WASHINGTON -- A bipartisan pair of senators introduced legislation on Tuesday that would overhaul U.S. chemical regulations.
The bill, from Sens. David Vitter (R-La.) and Tom Udall (D-N.M.), is called the Frank R. Lautenberg Chemical Safety for the 21st Century Act -- named after the late New Jersey senator who had long championed efforts to reform chemical safety laws. It is meant to update the current law governing chemicals, the 39-year-old Toxic Substances Control Act.
The senators have been working on the legislation for two years. Lautenberg and Vitter introduced their own reform legislation in May 2013, and after Lautenberg's death a month later, Udall took up the issue. The bill has 16 co-sponsors -- eight Democrats and eight Republicans.
The old law has been criticized for years for its failures, which include allowing companies to use thousands of chemicals in products without first demonstrating safety. In many cases, current law doesn't require companies to reveal what's in their products.
The new bill would update that law, requiring safety testing for new chemicals, allowing the Environmental Protection Agency more purview in reviewing the health and safety of chemicals, requiring chemicals to meet tougher standards to protect vulnerable populations such as children and pregnant women, and directing EPA to designate high-priority chemicals for evaluation.
Vitter argued in a statement that the bill would "protect our future generations while promoting innovation and growth within our economy." He added: "Our legislation is a solid, balanced, bipartisan compromise that will provide the necessary reforms to our nation’s most important chemical safety law."
Udall, in a statement, called the bill "the best opportunity to strengthen safeguards against dangerous chemicals and dramatically improve existing law, while allowing innovation in the industry."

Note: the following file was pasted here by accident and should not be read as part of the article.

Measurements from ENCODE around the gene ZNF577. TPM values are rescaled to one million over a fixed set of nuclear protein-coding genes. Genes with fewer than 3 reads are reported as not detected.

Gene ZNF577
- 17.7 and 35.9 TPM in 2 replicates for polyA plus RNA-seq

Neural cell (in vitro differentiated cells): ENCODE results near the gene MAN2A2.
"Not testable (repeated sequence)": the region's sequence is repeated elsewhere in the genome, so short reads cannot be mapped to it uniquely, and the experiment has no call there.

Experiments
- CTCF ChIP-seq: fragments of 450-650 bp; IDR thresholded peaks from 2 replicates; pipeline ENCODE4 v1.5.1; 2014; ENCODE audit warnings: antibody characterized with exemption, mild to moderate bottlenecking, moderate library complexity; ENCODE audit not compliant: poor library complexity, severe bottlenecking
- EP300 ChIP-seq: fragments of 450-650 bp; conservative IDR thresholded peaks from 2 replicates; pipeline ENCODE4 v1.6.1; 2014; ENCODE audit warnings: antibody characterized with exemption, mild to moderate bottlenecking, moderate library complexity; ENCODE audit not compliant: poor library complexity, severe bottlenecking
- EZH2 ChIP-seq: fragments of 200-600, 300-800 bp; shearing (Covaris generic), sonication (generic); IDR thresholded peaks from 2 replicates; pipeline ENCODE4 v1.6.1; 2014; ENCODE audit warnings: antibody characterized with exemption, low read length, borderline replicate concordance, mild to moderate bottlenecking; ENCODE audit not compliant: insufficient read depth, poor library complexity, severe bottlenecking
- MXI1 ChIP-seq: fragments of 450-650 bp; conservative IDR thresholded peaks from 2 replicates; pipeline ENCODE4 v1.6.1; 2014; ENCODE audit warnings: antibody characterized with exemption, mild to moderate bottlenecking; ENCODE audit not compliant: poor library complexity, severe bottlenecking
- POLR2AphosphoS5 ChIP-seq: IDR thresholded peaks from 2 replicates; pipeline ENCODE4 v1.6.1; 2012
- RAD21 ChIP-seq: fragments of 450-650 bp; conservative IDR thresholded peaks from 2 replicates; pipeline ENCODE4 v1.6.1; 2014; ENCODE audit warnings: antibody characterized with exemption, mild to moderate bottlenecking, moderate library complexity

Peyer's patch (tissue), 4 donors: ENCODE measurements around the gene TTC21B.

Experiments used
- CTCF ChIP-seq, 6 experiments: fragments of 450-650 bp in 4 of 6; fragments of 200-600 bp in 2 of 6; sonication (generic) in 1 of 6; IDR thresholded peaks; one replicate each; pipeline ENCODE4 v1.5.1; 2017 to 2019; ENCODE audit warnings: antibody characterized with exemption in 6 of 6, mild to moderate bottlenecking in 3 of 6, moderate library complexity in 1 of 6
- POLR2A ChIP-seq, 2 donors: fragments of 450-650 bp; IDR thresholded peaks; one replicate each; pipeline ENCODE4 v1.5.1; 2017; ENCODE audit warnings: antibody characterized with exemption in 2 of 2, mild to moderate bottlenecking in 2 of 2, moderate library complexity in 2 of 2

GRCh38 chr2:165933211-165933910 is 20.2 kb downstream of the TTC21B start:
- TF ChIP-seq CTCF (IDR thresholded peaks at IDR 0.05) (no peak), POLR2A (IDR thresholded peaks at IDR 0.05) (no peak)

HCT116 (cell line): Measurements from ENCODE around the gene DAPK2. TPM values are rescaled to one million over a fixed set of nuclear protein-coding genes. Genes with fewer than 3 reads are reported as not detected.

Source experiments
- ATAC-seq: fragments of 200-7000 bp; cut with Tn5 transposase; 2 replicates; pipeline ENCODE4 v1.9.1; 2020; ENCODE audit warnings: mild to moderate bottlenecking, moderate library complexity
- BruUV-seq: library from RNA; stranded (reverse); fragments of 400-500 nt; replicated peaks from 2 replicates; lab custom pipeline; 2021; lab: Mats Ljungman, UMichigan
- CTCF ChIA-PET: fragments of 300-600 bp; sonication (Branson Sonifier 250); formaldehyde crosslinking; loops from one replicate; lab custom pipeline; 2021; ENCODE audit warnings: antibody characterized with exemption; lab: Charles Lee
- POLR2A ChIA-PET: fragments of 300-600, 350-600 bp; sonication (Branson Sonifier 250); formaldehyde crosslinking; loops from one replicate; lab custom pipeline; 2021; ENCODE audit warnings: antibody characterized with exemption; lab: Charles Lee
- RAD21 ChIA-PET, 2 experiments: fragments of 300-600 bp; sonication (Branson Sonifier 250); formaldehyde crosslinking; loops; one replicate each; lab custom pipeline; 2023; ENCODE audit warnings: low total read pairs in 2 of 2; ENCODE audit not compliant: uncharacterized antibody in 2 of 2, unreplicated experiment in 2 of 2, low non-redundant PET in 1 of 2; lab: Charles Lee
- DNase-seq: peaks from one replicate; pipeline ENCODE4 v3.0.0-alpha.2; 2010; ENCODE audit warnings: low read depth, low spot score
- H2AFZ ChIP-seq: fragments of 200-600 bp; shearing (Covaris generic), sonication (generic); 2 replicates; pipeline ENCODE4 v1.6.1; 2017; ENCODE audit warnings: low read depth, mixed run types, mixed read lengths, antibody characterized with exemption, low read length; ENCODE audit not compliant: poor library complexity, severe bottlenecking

The bill was praised by some in the environmental community, including the Environmental Defense Fund, whose president, Fred Krupp, called the bill "the best chance in a generation for us to move past an obsolete and badly broken law to provide strong protections for all Americans."
But others criticized the bill as not going far enough. Sen. Barbara Boxer (D-Calif.), the ranking Democrat on the Environment and Public Works Committee, argued that the new legislation is too weak, and would undermine states that have set tougher laws than the federal rules. While the law would grandfather in existing, tougher state laws, the federal law would take precedent once the measure takes effect. "Legal experts who have examined the Udall-Vitter-Inhofe toxics bill at my request tell me this bill is worse than current law," said Boxer in a statement. "This means there will be fewer protections from the most dangerous chemicals for communities and families."
Andy Igrejas, director of the Safer Chemicals, Healthy Families coalition, said the bill has improved from previous versions, but still doesn't go far enough. "In its current form it would not make a big dent in the problem of toxic chemical exposure and would even do some harm by restraining state governments," said Igrejas. "While Senators Vitter and Udall have made some positive changes, the bill is not up to the important task of protecting public health. We plan to work with senators from both parties to make the needed improvements.”
The Senate Environment and Public Works Committee plans a hearing on the legislation March 18.